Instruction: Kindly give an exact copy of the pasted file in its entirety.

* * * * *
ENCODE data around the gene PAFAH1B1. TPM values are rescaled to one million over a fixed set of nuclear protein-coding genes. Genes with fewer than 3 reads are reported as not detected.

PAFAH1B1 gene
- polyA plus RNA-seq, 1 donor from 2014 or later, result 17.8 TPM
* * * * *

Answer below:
ENCODE data around the gene PAFAH1B1. TPM values are rescaled to one million over a fixed set of nuclear protein-coding genes. Genes with fewer than 3 reads are reported as not detected.

PAFAH1B1 gene
- polyA plus RNA-seq, 1 donor from 2014 or later, result 17.8 TPM